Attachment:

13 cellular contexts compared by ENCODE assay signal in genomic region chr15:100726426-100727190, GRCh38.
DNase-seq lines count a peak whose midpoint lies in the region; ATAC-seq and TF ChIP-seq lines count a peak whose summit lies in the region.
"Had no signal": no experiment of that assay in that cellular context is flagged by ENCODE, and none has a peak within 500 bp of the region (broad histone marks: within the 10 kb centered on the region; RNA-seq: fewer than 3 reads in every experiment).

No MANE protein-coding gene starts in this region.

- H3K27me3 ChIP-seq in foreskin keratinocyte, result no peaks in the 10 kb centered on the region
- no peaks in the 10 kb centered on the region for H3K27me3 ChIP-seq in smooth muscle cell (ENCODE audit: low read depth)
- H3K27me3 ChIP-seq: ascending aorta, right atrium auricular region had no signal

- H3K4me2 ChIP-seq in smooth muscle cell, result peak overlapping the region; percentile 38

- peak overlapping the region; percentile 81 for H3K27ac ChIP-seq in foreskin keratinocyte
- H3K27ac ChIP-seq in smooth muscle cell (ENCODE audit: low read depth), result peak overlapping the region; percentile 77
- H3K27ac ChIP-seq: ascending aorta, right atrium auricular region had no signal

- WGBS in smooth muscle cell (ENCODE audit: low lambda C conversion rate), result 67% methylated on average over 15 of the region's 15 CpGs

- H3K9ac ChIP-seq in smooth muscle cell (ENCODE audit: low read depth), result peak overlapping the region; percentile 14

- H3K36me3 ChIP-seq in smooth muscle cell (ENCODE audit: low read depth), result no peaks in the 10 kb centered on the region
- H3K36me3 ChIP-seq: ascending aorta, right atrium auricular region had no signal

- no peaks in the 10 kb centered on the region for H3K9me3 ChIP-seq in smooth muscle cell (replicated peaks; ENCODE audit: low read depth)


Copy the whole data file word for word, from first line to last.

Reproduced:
13 cellular contexts compared by ENCODE assay signal in genomic region chr15:100726426-100727190, GRCh38.
DNase-seq lines count a peak whose midpoint lies in the region; ATAC-seq and TF ChIP-seq lines count a peak whose summit lies in the region.
"Had no signal": no experiment of that assay in that cellular context is flagged by ENCODE, and none has a peak within 500 bp of the region (broad histone marks: within the 10 kb centered on the region; RNA-seq: fewer than 3 reads in every experiment).

No MANE protein-coding gene starts in this region.

- H3K27me3 ChIP-seq in foreskin keratinocyte, result no peaks in the 10 kb centered on the region
- no peaks in the 10 kb centered on the region for H3K27me3 ChIP-seq in smooth muscle cell (ENCODE audit: low read depth)
- H3K27me3 ChIP-seq: ascending aorta, right atrium auricular region had no signal

- H3K4me2 ChIP-seq in smooth muscle cell, result peak overlapping the region; percentile 38

- peak overlapping the region; percentile 81 for H3K27ac ChIP-seq in foreskin keratinocyte
- H3K27ac ChIP-seq in smooth muscle cell (ENCODE audit: low read depth), result peak overlapping the region; percentile 77
- H3K27ac ChIP-seq: ascending aorta, right atrium auricular region had no signal

- WGBS in smooth muscle cell (ENCODE audit: low lambda C conversion rate), result 67% methylated on average over 15 of the region's 15 CpGs

- H3K9ac ChIP-seq in smooth muscle cell (ENCODE audit: low read depth), result peak overlapping the region; percentile 14

- H3K36me3 ChIP-seq in smooth muscle cell (ENCODE audit: low read depth), result no peaks in the 10 kb centered on the region
- H3K36me3 ChIP-seq: ascending aorta, right atrium auricular region had no signal

- no peaks in the 10 kb centered on the region for H3K9me3 ChIP-seq in smooth muscle cell (replicated peaks; ENCODE audit: low read depth)